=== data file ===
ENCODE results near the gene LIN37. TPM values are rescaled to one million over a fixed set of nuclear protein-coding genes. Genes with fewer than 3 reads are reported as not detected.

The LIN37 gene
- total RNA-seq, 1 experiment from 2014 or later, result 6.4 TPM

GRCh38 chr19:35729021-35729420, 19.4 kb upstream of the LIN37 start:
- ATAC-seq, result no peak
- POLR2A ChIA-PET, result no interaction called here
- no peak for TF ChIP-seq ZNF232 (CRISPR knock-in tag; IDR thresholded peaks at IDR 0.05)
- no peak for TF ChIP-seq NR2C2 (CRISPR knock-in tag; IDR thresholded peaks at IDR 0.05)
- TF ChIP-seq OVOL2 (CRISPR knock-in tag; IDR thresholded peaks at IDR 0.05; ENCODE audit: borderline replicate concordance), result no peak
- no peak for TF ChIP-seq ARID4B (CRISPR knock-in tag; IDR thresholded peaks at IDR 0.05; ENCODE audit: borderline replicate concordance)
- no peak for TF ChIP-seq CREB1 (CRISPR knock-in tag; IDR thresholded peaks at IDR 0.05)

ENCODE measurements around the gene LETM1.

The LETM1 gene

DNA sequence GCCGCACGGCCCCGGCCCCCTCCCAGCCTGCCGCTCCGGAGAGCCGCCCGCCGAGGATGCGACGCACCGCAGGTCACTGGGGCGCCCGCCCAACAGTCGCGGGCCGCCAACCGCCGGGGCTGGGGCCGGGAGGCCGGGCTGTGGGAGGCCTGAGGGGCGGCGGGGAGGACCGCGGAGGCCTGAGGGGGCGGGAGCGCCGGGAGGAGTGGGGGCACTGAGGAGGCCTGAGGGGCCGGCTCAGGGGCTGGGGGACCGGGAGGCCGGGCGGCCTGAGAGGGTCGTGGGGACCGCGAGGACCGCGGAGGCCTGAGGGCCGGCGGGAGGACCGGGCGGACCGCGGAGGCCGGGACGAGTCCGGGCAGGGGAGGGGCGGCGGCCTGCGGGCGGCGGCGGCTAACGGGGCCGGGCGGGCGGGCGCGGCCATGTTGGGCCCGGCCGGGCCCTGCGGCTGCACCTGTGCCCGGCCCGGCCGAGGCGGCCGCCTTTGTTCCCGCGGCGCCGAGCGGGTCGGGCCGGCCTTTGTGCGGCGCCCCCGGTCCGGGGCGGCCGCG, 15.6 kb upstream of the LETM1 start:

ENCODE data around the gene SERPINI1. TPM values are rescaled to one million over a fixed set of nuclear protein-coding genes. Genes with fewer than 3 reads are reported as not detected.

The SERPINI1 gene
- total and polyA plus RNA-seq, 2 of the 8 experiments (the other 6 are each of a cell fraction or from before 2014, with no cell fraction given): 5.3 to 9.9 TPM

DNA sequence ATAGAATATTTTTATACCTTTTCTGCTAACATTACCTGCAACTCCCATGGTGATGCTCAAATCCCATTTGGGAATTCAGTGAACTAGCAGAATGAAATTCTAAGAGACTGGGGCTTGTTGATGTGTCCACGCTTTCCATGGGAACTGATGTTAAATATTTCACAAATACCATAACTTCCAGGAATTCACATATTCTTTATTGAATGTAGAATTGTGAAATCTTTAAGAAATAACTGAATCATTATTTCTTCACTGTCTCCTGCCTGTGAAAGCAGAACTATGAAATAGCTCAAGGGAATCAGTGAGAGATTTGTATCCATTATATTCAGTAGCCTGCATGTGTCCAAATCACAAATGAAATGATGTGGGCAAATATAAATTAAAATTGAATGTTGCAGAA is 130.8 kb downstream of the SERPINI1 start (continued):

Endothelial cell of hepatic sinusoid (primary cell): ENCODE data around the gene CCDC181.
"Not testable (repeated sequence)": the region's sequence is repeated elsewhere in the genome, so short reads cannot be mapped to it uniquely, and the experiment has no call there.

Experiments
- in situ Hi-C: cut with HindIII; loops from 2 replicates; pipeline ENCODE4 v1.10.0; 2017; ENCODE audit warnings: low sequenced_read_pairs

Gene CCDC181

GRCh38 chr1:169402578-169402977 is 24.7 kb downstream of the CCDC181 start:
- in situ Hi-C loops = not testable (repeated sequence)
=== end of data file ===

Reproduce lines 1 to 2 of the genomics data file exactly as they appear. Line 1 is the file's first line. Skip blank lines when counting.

ENCODE results near the gene LIN37. TPM values are rescaled to one million over a fixed set of nuclear protein-coding genes. Genes with fewer than 3 reads are reported as not detected.

The LIN37 gene